“Cincinnati grew into a thriving metropolis during the 19th century. The opportunities attracted German and Irish immigrants in large numbers … By the end of the Civil War, Germans composed 30 percent of the population. Black communities had settled into the Queen City and had become an early native population, but were threatened and subjected to racist bias due to the proximity of the slave trade across the river in Covington (Kentucky). Blacks, for the most part had little prospects for upward mobility in the workforce, because the lack of educational opportunities. As Irish immigrants moved into the region, they competed with Blacks for labor-intensive and low-paying jobs, adding another layer of prejudice and competition for black workers … Black slave black laws were created in these borderland free states to discourage Black settlements and deny Blacks equal rights. These laws were passed, in part to reduce the influence of free Blacks because of the potential they had to harbor and help fugitive slaves … This mix of workers created a strange context of racial bias on many different levels. As people were defining the American Dream.”
This book also takes readers on a tour of the historical sites along the Ohio River that were significant to the Underground Railroad. One of the sites is located in Covington, Kentucky where there is a mural of a Margaret Garner and her family fleeing Boone County across the treacherous frozen river to reach Cincinnati.
This story was the inspiration for the Pulitzer-prize winning novel “Beloved” by Toni Morrison. And since my bucket list includes reading ever Pulitzer winner for fiction, I had to get a copy and start reading it. I’m about halfway done and I really do like it. It has this total paranormal thing going on, which I’m diggin’ so hard. There’s a lot of jump cuts and the jargon is sometimes hard to follow, but the story line is really powerful. Morrison’s book exemplifies the ideal of showing the story instead of just telling it.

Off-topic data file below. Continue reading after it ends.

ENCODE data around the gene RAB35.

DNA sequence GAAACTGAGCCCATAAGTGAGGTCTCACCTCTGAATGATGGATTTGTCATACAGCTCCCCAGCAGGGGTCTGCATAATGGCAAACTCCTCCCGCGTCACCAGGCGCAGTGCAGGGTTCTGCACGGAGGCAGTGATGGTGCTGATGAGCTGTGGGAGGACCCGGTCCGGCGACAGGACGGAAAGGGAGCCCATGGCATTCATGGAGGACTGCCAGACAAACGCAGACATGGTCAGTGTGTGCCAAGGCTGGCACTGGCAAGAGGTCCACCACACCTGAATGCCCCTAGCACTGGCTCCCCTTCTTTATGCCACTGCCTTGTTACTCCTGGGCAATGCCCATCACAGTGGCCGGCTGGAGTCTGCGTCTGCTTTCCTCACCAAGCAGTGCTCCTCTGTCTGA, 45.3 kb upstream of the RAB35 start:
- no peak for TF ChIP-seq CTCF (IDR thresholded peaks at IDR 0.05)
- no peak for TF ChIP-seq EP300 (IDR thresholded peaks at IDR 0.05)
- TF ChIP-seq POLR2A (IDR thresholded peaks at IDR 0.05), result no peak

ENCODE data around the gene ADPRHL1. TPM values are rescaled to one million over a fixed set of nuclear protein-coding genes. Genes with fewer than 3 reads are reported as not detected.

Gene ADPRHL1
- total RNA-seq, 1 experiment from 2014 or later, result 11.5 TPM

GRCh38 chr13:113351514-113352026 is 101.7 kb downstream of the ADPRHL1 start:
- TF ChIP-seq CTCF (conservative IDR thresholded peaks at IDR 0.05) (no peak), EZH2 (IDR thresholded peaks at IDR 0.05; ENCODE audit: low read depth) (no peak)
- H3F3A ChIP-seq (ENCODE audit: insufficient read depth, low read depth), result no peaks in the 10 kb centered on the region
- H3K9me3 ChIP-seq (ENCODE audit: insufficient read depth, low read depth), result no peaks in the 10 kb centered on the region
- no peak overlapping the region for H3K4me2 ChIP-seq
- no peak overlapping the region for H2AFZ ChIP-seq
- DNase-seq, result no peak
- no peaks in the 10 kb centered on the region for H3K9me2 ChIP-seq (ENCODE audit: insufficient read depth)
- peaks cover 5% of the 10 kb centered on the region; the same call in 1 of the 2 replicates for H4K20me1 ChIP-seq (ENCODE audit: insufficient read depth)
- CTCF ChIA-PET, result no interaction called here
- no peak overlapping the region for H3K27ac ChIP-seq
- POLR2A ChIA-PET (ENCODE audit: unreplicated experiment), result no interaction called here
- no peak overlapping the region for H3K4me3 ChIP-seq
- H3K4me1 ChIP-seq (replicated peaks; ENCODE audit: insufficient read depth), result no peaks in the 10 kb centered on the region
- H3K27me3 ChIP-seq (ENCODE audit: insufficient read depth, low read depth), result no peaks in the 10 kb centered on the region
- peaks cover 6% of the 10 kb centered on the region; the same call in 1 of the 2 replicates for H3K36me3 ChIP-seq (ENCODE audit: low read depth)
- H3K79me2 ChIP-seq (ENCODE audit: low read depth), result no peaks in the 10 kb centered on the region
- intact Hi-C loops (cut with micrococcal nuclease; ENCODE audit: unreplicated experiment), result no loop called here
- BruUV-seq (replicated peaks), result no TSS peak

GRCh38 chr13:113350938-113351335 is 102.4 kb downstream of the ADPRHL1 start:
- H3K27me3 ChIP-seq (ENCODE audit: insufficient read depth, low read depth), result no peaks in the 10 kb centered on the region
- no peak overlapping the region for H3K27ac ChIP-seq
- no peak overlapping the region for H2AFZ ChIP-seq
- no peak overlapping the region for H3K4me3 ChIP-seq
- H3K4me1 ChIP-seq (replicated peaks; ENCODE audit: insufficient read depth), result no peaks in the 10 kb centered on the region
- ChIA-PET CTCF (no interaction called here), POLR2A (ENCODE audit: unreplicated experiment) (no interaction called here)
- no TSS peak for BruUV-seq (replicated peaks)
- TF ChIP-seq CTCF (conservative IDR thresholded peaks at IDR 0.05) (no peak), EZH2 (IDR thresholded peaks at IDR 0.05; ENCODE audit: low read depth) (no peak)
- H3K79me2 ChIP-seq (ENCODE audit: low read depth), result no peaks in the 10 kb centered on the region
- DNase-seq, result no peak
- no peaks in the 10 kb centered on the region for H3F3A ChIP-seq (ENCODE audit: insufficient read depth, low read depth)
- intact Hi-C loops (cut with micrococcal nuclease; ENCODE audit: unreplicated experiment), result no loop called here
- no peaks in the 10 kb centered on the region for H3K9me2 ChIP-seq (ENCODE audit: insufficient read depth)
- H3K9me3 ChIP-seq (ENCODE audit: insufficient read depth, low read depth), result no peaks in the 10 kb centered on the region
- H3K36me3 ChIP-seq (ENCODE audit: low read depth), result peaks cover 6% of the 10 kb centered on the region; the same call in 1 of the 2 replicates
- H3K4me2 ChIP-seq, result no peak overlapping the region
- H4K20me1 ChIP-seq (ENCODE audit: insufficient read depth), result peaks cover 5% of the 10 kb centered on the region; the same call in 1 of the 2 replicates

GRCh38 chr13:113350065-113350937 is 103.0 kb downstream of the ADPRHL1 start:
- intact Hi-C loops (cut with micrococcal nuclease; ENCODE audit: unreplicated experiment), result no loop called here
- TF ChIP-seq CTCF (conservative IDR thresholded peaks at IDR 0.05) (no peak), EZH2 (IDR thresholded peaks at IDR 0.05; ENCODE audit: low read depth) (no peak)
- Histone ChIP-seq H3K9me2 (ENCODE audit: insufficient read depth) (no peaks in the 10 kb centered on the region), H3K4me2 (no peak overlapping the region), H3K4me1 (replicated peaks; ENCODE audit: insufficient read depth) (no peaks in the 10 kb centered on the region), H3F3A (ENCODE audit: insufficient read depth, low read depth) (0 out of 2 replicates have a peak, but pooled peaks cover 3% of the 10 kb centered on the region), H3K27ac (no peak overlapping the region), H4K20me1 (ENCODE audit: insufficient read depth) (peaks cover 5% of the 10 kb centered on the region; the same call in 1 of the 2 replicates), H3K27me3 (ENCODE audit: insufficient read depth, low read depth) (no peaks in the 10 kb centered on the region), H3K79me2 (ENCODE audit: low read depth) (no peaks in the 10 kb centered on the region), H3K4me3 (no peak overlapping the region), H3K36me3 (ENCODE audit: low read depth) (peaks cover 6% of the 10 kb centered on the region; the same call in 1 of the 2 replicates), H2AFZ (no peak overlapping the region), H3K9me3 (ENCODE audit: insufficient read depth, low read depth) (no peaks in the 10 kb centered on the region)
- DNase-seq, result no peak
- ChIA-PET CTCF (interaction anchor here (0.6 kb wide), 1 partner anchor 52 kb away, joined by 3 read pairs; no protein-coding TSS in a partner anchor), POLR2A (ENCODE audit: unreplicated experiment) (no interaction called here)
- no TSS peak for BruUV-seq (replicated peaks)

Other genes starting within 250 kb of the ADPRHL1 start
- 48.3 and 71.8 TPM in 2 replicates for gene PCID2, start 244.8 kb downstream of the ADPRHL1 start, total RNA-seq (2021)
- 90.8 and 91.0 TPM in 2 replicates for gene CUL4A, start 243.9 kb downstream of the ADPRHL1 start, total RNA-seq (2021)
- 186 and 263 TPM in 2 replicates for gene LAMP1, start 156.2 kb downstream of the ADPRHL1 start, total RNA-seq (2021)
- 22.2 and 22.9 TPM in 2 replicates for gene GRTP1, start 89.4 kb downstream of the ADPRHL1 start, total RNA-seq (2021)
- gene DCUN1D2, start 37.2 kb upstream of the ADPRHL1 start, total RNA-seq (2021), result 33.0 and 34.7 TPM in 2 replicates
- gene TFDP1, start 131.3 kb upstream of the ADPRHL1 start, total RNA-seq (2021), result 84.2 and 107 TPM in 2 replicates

The other book I’m reading this month, and I just started it so I’m not very far along, is “The 1619 Project: A new origin story” by Nikole Hannah-Jones and her colleagues. It started off as a deep dive project for the New York Times Magazine back in August 2019. The book is an even deeper dive. I’ve only gotten through the preface so far, but I watched a Masterclass series on Amazon Prime Video where she was one of the speakers and talked a lot about her book.
Hannah-Jones has become a controversial figure after her claims that the arrival of the White Lion Slave ship in Jamestown, Virginia in August 1619, one year before the Mayflower landed on Plymouth Rock, was a significant turning point in the establishment of the United States as we know it today. While she does not specifically mention the words “Critical Race Theory,” she does say very directly that the form of capitalism as we know it in America is rooted in white supremacy.
Now, I will admit, obviously, I am a white girl, but I have a pretty thick skin and I don’t get bent out of shape when Black people talk about Juneteenth and Black History Month or any other celebration of their culture.
I love music and art and history and storytelling—all that stuff. I don’t have to be genetically attached to a particular culture to appreciate it.
But first and foremost, I’m an American. I love freedom and equality and little d democracy. Liberty and justice and for all! Ya know, that kind of stuff.